In pro football, coaches have long accepted that in an ideal world the two most cerebral athletes on your team need to be your quarterback and your middle linebacker. Think Doug Flutie, Warren Moon, Tom Clements, Danny Bass, Wayne Harris or Mike O’Shea. These athletes combined the qualities of leadership, a high football I.Q. and an off-the-chart level of athleticism.
Oftentimes the difference between a long and lucrative professional career and one that ends after college is that one of those characteristics is missing.
The Saskatchewan Roughriders signed an incredibly intriguing quarterback prospect named Issac Harker from the Colorado School of Mines on April 17 who just might have the makings of a future CFL starting quarterback.
Harker is on the small side at only six foot and doesn’t possess the Cam Newton/ Ben Roethlisberger frame that so many NFL teams covet. Despite the success of quarterbacks like Russell Wilson, Drew Brees or NCAA star Kyler Murray who are vertically challenged, some NFL clubs still believe that bigger is better.
While Harker lacks size, he does have an incredible intellect for football, and a desire to prove the doubters from Indiana wrong who have labeled him too small for the quarterback position.
Most quarterbacks wish they had the complete resume that Harker has. Born in Lebanon, Indiana, Harker has lived and breathed the game from a young age. Always a quick study, Harker gravitated toward the position of quarterback. As a high school quarterback he threw for 3,864 yards and 46 touchdown passes over three years. He also rushed for 1,121 yards. He was named First Team All-Sagamore Conference as well as Indiana High School Sports Athletics Association All-State honourable mention. In his Grade 12 year he led Lebanon High School to an 8-3 record and their third consecutive trip into the second round of the ISHSAA playoffs.
Many 18- year- old athletes would be thrilled if the resume ended there, but what makes Harker so intriguing is his intelligence. Harker earned a 4.3 cumulative grade point average and was named the valedictorian of his graduating class. He was also named to the Indianapolis Colts Academic All-State and Scholar-Athlete team. In 2013, Harker was named the Indianapolis Star’s Sportsman of The Year for 2013-2014.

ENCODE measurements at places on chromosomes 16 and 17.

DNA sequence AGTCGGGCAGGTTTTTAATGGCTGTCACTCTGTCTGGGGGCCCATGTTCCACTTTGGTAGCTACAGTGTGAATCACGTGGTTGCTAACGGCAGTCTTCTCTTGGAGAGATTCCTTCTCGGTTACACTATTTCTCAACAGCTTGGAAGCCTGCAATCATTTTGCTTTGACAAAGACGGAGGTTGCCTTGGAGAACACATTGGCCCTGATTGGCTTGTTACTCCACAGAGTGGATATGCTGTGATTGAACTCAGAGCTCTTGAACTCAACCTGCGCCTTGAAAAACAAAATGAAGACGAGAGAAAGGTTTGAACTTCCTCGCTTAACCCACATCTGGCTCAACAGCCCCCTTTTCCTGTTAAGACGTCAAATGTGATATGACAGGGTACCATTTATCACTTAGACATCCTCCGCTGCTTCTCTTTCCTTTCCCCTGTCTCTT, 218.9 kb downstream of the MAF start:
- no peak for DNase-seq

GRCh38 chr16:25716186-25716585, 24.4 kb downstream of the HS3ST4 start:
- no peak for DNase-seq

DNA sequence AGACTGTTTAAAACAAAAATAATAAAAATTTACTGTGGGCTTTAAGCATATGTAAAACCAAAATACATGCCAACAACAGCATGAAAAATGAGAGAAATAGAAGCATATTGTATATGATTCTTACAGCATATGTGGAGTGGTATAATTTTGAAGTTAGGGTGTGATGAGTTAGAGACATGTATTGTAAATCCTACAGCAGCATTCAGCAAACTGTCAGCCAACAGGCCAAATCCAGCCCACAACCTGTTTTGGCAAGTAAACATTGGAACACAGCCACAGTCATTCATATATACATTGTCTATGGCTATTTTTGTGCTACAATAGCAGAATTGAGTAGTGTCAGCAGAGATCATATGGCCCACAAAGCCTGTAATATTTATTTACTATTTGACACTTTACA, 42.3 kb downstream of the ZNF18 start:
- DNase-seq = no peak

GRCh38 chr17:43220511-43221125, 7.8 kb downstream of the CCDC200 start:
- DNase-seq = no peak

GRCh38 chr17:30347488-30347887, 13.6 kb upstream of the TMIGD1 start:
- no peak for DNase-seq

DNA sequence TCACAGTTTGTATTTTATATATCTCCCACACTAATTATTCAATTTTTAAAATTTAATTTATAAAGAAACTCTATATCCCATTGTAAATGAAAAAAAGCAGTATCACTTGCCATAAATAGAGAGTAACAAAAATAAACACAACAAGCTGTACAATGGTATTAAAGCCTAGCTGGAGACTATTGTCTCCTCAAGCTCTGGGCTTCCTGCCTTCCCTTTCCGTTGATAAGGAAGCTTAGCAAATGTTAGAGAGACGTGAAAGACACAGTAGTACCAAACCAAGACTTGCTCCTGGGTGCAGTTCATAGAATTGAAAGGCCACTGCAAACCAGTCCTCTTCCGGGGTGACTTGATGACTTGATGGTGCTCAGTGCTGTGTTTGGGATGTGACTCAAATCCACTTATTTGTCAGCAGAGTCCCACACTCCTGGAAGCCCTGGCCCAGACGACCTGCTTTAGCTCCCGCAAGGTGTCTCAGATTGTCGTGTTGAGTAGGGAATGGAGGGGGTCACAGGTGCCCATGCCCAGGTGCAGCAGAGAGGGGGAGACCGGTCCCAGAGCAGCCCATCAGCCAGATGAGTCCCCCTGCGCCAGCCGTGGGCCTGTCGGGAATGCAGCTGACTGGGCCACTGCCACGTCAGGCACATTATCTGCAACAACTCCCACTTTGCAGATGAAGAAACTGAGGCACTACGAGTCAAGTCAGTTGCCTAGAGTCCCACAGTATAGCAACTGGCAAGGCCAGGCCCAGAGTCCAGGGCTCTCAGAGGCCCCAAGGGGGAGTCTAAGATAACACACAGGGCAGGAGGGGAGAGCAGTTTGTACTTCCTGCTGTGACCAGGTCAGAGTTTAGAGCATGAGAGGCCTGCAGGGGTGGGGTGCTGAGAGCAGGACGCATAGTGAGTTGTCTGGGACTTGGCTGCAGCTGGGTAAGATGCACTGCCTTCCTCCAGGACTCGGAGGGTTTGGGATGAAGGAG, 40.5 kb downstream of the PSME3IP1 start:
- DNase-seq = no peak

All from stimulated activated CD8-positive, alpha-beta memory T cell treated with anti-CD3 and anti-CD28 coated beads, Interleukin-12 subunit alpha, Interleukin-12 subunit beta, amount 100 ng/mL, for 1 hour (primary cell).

Harker decided to stay close to home and attend Indiana State. In 2014 he was red-shirted. In 2015 he got into three games as the backup quarterback. In 2016 Harker won the training camp battle and emerged as the starting quarterback for Indiana State. He started all 10 games that season, and finished the season 214-for- 370 for 2,559 yards, with 19 touchdowns and only 8 interceptions. Harker had 5-300 yard passing games, and 35 passing plays of 20 yards or longer. Harker was named Honourable Mention All-Star-Mid Valley Football Conference and Second-Team Mid Valley Football Conference All-Academic. In his senior year Harker made five starts, while appearing in a total of nine games. He finished the season 59 of 114 for 684 yards and three touchdowns.
In Harker’s four years at Indiana the coaching carousel of offensive co-ordinators, quarterback coaches and head coaches forced the young QB to learn two completely different playbooks, while at the same time graduating on time with a degree in Geology.
Harker wanted to continue his education and was accepted in the Masters of Mineral and Energy Economics program at the Colorado School of Mines. As a graduate transfer, Harker made a huge impact on the Orediggers program after learning a third NCAA offensive playbook in five years. He threw for 3,858 yards and 39 touchdowns in 12 games, finishing the season with a 67 per cent completion rate. Harker earned D2football.com Honourable All-American status as he led Mines to NCAA Division 11 number 2 pass offence and number 1 offence in total yards. Harker’s offence was first in the entire NCAA for touchdowns, second in yardage, second in yards per game, fourth in completion percentage and fourth in total offence. ESPN commentators have questioned why Harker could only put up these kinds of statistics after dropping down to a Division 11 school. Friends of Harker told the Indianapolis Star that Harker was not expecting to be drafted by the NFL and felt “excited and blessed” to sign a contract with the Saskatchewan Roughriders.
Harker is on track to graduate with his master’s degree in May 2019, just in time to report to Saskatchewan Roughrider training camp May 18.
General Manager Jeremy O’Day and Head Coach Craig Dickenson may have found their project for the future in Harker. Harker will need to impress at training camp in what will be a very competitive quarterback battle for the backup positions behind anointed starter Zach Collaros that will feature veteran Cody Fajardo, sophomore David Watford and likely another quarterback soon to be signed and available for training camp in Saskatoon. Harker appears to have both the football I.Q. and the arm to be a professional quarterback. It will be intriguing to watch the backup quarterback competition play out this season, and hopefully for all four quarterbacks involved in that battle, labour unrest will not cut into any of their exhibition game playing time.